Verifying that satellite images are real is done by comparing them against the "ground truth" - i.e., the actual situation on the ground. Here I'm going to focus on the GOES satellites, particularly GOES-East and GOES-West. The process is:
  • Pick a Satellite with the best view of your region
  • Find out when it will take full-disk photos
  • Pick a day when there's some interesting clouds or contrails in the sky
  • At that time go outside and take lots of photos in every direction (over five minutes or so)
  • Wait for the full disk photo to be downloaded from the satellite and appear on the web site (about 35 to 40 minutes for GOES images)
  • Compare your photos with the satellite image.
#1 - Pick a satellite.  Here's a variety of satellites that give high resolution full-disk images:
Since I'm in California I'm going to use the GOES-West satellite, and get the images from the "Raw West" link, which goes to:  https://goo.gl/zZu2Gh (I've shortened the link, as it's an FTP site, the direct link is: ftp://goes.gsfc.nasa.gov/pub/goeswest/fulldisk/fullres/vis/). This gives a list of files like:



The latest file should be at the bottom. The filenames are in the date format YYMMDDHHMM then G15 for GOES-15 and I01 for the image type (visible). So 1706051800 is 2017-June-05 1800 UTC. Where 18:00 UTC is the time in UTC, and you will want to convert it to your local time. I use google for this, like:



(Note both times say Monday, UTC might be a day ahead or behind the local date, depending on what time it is)

So, I took lots of images at around 11AM, then waited and download the 1800 UTC image. This is a TIF file, and not all programs can open it, so try different ones. Then you will probably want to increase the brightness if you can.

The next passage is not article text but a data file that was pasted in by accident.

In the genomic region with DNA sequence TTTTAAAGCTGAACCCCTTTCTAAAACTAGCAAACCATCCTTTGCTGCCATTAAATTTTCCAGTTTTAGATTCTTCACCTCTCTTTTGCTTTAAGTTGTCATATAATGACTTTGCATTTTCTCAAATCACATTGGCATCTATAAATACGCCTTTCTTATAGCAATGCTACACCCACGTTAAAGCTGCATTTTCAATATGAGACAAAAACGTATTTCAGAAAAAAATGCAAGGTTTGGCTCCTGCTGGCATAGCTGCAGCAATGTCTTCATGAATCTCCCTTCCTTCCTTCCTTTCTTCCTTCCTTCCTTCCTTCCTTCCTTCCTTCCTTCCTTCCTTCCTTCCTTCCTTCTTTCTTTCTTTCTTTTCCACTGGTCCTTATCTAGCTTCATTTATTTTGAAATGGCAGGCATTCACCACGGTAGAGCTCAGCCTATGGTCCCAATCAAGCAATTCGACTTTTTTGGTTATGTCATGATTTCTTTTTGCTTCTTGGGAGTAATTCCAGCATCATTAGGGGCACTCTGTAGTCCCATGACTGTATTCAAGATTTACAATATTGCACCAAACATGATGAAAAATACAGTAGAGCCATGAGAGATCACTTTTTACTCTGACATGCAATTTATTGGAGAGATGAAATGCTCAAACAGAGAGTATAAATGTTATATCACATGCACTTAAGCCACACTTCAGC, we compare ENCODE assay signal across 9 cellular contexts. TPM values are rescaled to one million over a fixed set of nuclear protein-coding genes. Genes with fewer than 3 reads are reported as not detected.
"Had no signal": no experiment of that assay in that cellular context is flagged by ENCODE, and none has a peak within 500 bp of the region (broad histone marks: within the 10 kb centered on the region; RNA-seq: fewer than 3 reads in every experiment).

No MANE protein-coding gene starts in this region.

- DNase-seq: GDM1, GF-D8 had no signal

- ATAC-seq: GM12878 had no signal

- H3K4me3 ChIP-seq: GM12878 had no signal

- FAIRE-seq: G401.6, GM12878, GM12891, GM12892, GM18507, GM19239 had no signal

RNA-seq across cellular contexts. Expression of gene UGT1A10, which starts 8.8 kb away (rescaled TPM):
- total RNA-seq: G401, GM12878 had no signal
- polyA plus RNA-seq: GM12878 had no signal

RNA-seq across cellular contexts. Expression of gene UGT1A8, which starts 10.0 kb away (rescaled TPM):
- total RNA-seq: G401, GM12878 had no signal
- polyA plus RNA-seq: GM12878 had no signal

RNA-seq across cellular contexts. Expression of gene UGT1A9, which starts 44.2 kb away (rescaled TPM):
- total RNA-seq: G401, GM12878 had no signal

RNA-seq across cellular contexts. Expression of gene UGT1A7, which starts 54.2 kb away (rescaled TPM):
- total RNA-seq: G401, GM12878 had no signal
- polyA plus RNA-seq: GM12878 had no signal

There's a variety of things you can compare, but probably the simplest is the cloud cover - and more specifically the airplane contrails that appear in the image. Here's a closer look at a region of California with some landmarks identified. This is simply a part of the above image.



You can see there's a a few contrails there. Notably there's four that form a trapezoid shape around my location. Here I've color coded them:



If you are lucky you will also be able to get a MODIS image from about the same time. This can be helpful in interpreting what you are seeing, but is not strictly necessary:

https://worldview.earthdata.nasa.gov/?p=geographic&l=VIIRS_SNPP_CorrectedReflectance_TrueColor(hidden),MODIS_Aqua_CorrectedReflectance_TrueColor(hidden),MODIS_Terra_CorrectedReflectance_TrueColor,Reference_Labels(hidden),Reference_Features(hidden),Coastlines&t=2017-06-05&z=3&v=-122.90918176234946,37.48960532127974,-118.69043176234946,39.81650961815474



Then we just need to compare against the photos. It's best to use a wide angle lens, or if not, you can use the panorama mode on your camera/phone. Ideally you would capture a high resolution 360 degree image of the sky.

This is one I took, unfortunately a few minutes early:



This makes the contrails look curved, but they are actually straight

Here's the view looking west at 17:56. I've indicated the blue and yellow contrails:



The images being a few minutes off means the contrails have moved. This shows the importance of getting the images as close as possible to the actual imaging time of the satellite.

Here's the satellite image from January 21st, 2018, showing a brief large scale set of row clouds that allowed me to match up the GOES-16 image with what I saw over my house:



And here's an image from the Suomi NPP satellite, taken a few days ago over Guatemala: